1000 miles to the new job.

October 1, 2015

(written in July, now it’s October) I got a new job 4 months ago, now in Kendall Square all the time.  I only bike to work, unless I work from home (done that 2 or 3 times so far) and I even commute by bike when I visit the mother ship in Mountain View.  In 4 months I accumulated just about 1000 miles to work, a combo of neighborhood streets, bike lanes, cycle track, sharrows, and fitting in wherever it is appropriate.  October update — 1750 miles now, about 250/month, and writing this from NYC where I rode Citibikes to/from the NY office today.

There’s a lot more sprinting than there was on the old sometimes bike commute; lots of lights have countdown timers, others I know the timing, if I wanted to sit on my dead ass waiting I would drive a car, so I increase my speed as necessary to hit as many lights as I can, or coast if I know that’s not possible.  There are some where it doesn’t matter so much; my rolling mount and dismount are getting better, so if a light has an all-ways pedestrian phase, I morph into a pedestrian and jog across.  I’m working on my track stand, too — it’s still not good, but it’s better, and I get off the line a little faster.  Three months later, for the first time in years, my calves and thighs have grown about a centimeter each in circumference, and the twingy tendons in my knees have quit twinging, so I’m getting off the line even faster.  My main concern now is to try not to be an jerk to pedestrians or other cyclists, because it’s fun to go fast and it’s fun to sprint.  I’m still working on my track stand.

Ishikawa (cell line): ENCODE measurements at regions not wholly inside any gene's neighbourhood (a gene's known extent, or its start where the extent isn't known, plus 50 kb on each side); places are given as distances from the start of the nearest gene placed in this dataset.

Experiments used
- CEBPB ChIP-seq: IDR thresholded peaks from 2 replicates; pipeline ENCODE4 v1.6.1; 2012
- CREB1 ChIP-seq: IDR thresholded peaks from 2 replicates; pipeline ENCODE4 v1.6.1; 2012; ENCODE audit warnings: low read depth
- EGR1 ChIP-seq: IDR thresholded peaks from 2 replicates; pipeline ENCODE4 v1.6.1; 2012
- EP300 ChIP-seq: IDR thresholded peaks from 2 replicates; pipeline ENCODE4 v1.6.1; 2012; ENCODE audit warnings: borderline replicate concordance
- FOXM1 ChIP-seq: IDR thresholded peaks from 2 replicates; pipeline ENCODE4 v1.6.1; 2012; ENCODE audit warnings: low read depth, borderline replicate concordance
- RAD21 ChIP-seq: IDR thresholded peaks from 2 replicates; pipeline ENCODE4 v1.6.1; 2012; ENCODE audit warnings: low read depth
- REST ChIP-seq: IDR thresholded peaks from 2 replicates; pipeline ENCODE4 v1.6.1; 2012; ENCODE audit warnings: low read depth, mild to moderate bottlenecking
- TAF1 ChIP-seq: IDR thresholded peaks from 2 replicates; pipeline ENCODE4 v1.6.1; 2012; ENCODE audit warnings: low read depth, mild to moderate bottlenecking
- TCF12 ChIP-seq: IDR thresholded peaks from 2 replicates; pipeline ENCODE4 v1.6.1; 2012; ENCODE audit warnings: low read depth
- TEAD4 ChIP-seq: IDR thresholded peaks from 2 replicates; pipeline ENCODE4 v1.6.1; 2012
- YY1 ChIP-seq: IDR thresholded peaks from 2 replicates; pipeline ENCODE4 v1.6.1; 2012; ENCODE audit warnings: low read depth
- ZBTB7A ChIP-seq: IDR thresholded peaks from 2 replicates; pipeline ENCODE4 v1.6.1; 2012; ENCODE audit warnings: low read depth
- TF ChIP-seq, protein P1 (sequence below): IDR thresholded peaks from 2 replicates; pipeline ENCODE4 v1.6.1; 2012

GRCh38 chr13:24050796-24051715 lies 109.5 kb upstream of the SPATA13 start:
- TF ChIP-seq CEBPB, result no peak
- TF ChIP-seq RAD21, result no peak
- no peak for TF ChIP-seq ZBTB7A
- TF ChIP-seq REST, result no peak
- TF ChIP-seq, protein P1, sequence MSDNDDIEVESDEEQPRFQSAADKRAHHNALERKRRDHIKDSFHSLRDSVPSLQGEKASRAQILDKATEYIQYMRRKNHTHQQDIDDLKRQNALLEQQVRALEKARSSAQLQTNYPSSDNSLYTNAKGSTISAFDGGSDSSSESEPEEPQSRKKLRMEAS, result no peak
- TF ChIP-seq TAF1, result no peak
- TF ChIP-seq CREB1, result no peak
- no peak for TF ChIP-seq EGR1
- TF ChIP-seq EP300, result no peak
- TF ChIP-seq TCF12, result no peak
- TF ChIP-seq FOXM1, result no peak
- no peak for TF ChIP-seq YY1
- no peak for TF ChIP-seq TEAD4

I’m getting a little grumpy at Cambridge; *I* can ride to work happily, but most people I know are not comfortable in traffic, and Cambridge and Somerville are stopping short of what it would take to really make it happen.  Their incentives to not drive are mostly stick and not much carrot — parking is inadequate and expensive, and traffic is awful.  Within Cambridge there’s mostly come-and-go bike lanes in the door zone, often with taxis and trucks unloading parked in them, plus some experimental cycle tracks near MIT.  My guess is that the cycle tracks are intended to make short-trip biking around Kendall Square more comfortable, and maybe they do, but anyone who could get to Kendall Square on a bike is likely to be indifferent to them anyhow, and their experimental non-uniformity is a little off-putting and I suspect less safe.

It would be great if Concord and Broadway and Mass Ave had wide protected lanes to get people from the edge of Cambridge to Kendall Square and MIT, but that would require taking away parking — so it doesn’t happen.  A great cycle track gets you to Fresh Pond Parkway, and then whoops, you’re on your own — itty-bitty spaces between traffic and parked cars that most people can’t or won’t thread their bikes through, leaving most people stuck slow in traffic instead of filtering to the head of the line (yes, that’s legal).